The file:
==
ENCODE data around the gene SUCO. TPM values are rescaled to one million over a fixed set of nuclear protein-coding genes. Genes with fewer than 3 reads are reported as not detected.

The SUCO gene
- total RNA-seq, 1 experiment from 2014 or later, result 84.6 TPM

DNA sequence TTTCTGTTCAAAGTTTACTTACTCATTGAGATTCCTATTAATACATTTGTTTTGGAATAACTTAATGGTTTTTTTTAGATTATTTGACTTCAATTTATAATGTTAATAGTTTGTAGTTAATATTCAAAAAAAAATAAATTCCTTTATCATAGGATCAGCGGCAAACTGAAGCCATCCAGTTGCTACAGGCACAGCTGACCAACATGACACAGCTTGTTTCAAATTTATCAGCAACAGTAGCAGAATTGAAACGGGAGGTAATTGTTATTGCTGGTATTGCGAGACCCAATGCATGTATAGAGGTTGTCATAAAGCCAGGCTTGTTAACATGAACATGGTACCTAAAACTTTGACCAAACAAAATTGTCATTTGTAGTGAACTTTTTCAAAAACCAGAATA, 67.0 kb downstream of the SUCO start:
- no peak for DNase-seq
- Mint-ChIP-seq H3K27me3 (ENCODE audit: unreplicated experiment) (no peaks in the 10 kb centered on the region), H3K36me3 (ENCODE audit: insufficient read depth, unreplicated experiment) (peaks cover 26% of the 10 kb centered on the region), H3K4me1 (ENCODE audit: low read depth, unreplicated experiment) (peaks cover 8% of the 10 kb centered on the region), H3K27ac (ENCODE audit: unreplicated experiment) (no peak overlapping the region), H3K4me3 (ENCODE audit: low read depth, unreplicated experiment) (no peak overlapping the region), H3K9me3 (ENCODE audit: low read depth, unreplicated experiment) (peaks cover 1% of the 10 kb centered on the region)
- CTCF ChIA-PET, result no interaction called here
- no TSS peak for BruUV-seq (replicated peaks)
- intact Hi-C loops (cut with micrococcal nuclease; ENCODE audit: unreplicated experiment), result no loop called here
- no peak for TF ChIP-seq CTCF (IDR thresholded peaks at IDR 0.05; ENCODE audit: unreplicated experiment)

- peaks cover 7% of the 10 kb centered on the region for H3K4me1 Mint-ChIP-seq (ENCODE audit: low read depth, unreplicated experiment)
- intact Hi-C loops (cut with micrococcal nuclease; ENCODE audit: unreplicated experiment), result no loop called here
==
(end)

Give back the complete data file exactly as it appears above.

ENCODE data around the gene SUCO. TPM values are rescaled to one million over a fixed set of nuclear protein-coding genes. Genes with fewer than 3 reads are reported as not detected.

The SUCO gene
- total RNA-seq, 1 experiment from 2014 or later, result 84.6 TPM

DNA sequence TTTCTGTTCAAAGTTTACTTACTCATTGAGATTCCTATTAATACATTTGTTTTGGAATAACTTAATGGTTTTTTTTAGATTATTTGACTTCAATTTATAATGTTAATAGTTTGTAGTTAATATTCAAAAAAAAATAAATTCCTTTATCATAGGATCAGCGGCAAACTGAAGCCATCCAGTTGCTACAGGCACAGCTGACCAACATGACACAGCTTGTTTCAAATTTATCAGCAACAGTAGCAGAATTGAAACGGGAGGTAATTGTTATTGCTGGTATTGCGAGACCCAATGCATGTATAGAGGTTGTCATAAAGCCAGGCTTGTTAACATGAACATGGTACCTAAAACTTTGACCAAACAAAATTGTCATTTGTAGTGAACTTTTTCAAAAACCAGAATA, 67.0 kb downstream of the SUCO start:
- no peak for DNase-seq
- Mint-ChIP-seq H3K27me3 (ENCODE audit: unreplicated experiment) (no peaks in the 10 kb centered on the region), H3K36me3 (ENCODE audit: insufficient read depth, unreplicated experiment) (peaks cover 26% of the 10 kb centered on the region), H3K4me1 (ENCODE audit: low read depth, unreplicated experiment) (peaks cover 8% of the 10 kb centered on the region), H3K27ac (ENCODE audit: unreplicated experiment) (no peak overlapping the region), H3K4me3 (ENCODE audit: low read depth, unreplicated experiment) (no peak overlapping the region), H3K9me3 (ENCODE audit: low read depth, unreplicated experiment) (peaks cover 1% of the 10 kb centered on the region)
- CTCF ChIA-PET, result no interaction called here
- no TSS peak for BruUV-seq (replicated peaks)
- intact Hi-C loops (cut with micrococcal nuclease; ENCODE audit: unreplicated experiment), result no loop called here
- no peak for TF ChIP-seq CTCF (IDR thresholded peaks at IDR 0.05; ENCODE audit: unreplicated experiment)

- peaks cover 7% of the 10 kb centered on the region for H3K4me1 Mint-ChIP-seq (ENCODE audit: low read depth, unreplicated experiment)
- intact Hi-C loops (cut with micrococcal nuclease; ENCODE audit: unreplicated experiment), result no loop called here